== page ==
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April 09, 2011

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Brian Dauth

CAT ON A HOT TIN ROOF a poorer play than LONG DAY'S JOURNEY into night? Tennessee at his best (which CAT represents) is the equal to O'Neill at his best. I have always thought of those two plays forming a quartet with Albee's A DELICATE BALANCE and Shepherd's BURIED CHILD -- all plays about the dysfunction of the American family as it relates to the secrets and lies a family structures itself around. AUGUST: OSAGE COUNTY may be a newer play making the group a quintet, but I have to live with it a while longer.

As for MotOE: it is a fine film and is more than defensible.

n.b.: When I post of CAT as a play, I am referring to Tennessee’s original version, not the Broadway version produced under pressure from Elia Kazan, or the final travesty that is Richard Brooks’ screenplay, each sorry step a de-queering of Tennessee’s masterpiece.

Kent Jones

Brian, AUGUST: OSAGE COUNTY? And Snoopy said in PEANUTS, "-sigh-"

DANIEL is an interesting case. It's been a while since I've seen the film or read the novel, but I remember both fondly.

I think it's important to acknowledge Andrzej Bartkowiak and Boris Kaufman in this discussion. Kaufman shot almost everything from '57 through '66, including 12 ANGRY MEN, THE FUGITIVE KIND, LONG DAY'S JOURNEY, and STAGE STRUCK (now there's an overlooked Lumet movie I like a lot - my DEATHTRAP). Bartkowiak shot 11 Lumet films from the early 80s through the early 90s, everything but RUNNING ON EMPTY, including THE VERDICT, DANIEL, Q&A, the beloved DEATHTRAP, and PRINCE OF THE CITY (their first film together), one of the most visually powerful and logistically complex films Lumet ever made. He worked with a lot of gifted DPs - Roizman, Kemper, Ornitz - and some great ones: Oswald Morris, James Wong Howe, Carlo di Palma, Gerry Fisher, Freddie Young, and Geoffrey Unsworth (on MURDER ON THE ORIENT EXPRESS). But he had special relationships with Kaufman (as did Kazan) and Bartkowiak.

Brian Dauth

Kent: I said I have to live with the play longer. I saw it in previews and liked it. I need to see a revival production to see how it holds up.

Lumet's work with Oswald Morris is incredible and moves seamlessly into the Bartkowiak years. EQUUS may be the rare movie that brings the primarily novelistic technique of the unrealiable narrator into film.

Oliver_C

Might Andrzej Bartkowiak be the cinematographer-turned-director who exhibits the largest chasm between the quality of his former and latter efforts? Even more so than Freddie Francis?

Dan Callahan

Kent, I also very much like "Stage Struck," and part of the pleasure of it is that the cast is so over-qualified for the small story it tells: Fonda, Christopher Plummer, Joan Greenwood. I seem to remember a party scene where the camera careens drunkenly through the space at one point.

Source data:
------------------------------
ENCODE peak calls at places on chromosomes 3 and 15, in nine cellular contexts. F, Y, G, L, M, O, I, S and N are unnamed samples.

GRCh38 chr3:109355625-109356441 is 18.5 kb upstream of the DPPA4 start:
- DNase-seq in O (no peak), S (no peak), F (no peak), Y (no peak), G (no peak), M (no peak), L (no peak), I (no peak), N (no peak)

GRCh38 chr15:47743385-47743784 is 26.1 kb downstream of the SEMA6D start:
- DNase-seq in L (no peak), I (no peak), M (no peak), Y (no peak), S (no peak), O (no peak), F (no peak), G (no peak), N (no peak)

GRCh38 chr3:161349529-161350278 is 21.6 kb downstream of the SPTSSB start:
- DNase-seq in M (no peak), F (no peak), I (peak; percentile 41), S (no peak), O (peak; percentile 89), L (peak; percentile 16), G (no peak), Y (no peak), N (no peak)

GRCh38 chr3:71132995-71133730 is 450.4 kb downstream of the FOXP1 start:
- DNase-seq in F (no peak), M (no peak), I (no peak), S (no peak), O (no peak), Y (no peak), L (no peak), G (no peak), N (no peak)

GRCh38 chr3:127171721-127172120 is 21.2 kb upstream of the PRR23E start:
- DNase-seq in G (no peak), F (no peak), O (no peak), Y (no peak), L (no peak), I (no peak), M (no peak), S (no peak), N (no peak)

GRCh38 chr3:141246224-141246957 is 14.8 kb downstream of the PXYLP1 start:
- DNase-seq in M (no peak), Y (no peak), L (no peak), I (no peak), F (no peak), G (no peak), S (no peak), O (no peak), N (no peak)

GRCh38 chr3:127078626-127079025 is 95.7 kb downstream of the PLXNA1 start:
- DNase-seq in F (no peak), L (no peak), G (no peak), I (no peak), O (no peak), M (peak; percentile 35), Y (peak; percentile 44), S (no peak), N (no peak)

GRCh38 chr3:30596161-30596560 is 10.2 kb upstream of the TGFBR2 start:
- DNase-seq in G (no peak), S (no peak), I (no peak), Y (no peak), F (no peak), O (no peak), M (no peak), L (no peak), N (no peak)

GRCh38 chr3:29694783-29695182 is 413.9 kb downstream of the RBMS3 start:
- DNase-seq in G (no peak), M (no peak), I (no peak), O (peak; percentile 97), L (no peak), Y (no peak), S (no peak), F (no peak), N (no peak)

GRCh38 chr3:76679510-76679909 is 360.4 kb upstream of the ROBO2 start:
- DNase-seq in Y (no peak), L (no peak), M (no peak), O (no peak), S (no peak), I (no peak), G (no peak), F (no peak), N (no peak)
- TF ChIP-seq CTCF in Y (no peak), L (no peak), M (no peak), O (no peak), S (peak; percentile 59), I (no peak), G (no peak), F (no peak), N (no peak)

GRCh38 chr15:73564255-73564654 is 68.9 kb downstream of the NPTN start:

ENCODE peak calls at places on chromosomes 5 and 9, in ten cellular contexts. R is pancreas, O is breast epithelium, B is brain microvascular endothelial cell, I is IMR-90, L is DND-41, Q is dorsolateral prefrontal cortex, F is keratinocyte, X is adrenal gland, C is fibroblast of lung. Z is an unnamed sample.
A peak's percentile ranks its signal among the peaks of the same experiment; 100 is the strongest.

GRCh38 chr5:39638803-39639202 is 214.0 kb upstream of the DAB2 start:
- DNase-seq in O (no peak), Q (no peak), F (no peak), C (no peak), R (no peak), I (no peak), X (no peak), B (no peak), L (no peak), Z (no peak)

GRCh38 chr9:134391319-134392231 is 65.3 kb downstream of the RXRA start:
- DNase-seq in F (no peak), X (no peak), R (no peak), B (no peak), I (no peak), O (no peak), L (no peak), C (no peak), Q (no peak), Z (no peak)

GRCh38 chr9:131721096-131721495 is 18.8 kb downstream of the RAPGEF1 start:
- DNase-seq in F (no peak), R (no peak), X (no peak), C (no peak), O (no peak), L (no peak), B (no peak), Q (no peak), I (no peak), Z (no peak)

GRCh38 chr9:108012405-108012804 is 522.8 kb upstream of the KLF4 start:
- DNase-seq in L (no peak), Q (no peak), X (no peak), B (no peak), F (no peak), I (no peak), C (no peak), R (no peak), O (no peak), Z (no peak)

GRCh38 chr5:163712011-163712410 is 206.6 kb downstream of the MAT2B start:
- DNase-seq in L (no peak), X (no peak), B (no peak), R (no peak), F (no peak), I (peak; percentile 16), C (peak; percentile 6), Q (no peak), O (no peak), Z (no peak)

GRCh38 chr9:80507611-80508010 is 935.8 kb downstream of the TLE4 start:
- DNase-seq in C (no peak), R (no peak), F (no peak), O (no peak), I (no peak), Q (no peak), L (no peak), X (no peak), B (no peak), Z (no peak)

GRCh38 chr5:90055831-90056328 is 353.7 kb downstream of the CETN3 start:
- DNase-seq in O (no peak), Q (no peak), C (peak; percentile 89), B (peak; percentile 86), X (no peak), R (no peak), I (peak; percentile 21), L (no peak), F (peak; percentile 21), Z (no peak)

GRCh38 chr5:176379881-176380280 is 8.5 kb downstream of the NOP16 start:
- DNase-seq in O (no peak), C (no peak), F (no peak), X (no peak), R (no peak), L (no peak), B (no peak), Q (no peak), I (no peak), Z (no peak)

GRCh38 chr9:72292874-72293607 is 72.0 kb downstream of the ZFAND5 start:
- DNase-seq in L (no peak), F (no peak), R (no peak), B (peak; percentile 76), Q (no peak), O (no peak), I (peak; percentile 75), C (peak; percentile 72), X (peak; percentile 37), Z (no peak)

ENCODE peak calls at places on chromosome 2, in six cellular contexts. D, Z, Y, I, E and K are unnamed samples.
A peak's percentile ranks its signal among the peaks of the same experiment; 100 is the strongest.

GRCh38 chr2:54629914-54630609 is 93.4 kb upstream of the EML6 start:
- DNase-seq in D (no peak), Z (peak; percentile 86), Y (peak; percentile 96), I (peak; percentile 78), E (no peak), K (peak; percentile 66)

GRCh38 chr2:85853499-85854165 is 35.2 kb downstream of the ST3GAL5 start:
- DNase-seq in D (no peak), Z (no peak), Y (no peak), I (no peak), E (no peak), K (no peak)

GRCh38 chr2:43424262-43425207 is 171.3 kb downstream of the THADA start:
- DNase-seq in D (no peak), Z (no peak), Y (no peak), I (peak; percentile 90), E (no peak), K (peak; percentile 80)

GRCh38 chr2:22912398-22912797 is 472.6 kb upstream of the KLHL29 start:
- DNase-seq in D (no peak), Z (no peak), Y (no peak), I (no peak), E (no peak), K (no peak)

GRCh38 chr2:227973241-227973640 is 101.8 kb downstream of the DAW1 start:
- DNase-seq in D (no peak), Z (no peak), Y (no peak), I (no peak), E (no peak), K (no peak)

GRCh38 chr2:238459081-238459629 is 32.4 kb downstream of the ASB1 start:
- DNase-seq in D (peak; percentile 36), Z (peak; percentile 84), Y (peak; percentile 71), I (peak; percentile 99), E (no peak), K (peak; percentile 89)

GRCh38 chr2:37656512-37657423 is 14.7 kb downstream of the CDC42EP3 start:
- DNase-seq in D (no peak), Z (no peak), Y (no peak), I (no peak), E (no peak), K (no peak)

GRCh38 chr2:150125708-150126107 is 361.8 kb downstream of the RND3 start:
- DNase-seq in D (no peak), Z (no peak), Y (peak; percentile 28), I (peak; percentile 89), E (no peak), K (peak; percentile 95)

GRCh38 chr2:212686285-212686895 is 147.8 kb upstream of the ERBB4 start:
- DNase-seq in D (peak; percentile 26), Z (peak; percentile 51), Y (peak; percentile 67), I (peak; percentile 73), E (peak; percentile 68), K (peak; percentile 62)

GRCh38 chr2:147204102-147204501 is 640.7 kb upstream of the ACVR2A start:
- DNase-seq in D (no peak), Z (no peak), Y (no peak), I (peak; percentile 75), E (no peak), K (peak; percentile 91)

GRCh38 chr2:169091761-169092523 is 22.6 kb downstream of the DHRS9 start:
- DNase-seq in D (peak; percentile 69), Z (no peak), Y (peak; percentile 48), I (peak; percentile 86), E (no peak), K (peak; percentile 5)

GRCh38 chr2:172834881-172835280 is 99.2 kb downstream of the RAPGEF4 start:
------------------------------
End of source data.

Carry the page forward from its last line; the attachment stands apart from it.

I'm also fond of the opening train scene between Sophia Loren and Tab Hunter in "That Kind of Woman": they have surprisingly intense chemistry with each other, and that must be due to Lumet's careful direction.

I love at least ten of Lumet's movies; looking through his filmography, he does seem to have distinct periods of inspiration, and this must have had to do with his collaborators. With all due respect, though, sitting through a bad Lumet film, and there are more than ten, certainly, makes you never want to watch a movie again. I find it hard to believe that the man who made the perfect "Long Day's Journey" could so bungle "The Seagull."

Kent Jones

"sitting through a bad Lumet film...makes you never want to watch a movie again"

Now that sounds a little harsh. I'm sure you've struggled through. As we all have after sitting through bad movies by Hawks, Ford, Walsh, and so on.

I don't know about the drunkenly careening camera, but there's beautiful Technicolor location footage of Manhattan in the 50s. As for the story, I don't know what makes it smaller than any number of other Fonda, Greenwood or Plummer movies.

jbryant

Oliver: Someone might see your Bartkowiak and raise you Jan De Bont (except for SPEED). I've seen only two of Bartkowiak's directorial efforts, CRADLE 2 THE GRAVE and ROMEO MUST DIE, and while they're not great movies by any means, I thought they looked great and moved well. Respectable enough genre stuff. But yeah, they fall short of THE VERDICT or PRINCE OF THE CITY. :) I see he's gone back to the DP chair this year for Joel Schumacher's TRESPASS.

I quite like some of Freddie Francis' films, too, especially PARANOIAC.

Kent Jones

Oliver, there are precious few examples like Nicolas Roeg, plenty worse than Bartkowiak. I mean, have you ever seen WINDOWS? Or CLAN OF THE CAVE BEAR? Or FM? And I agree with jbryant - Freddie Francis made some good movies. He may never have directed one as good as MAN IN THE MOON or THE STRAIGHT STORY, but few have.

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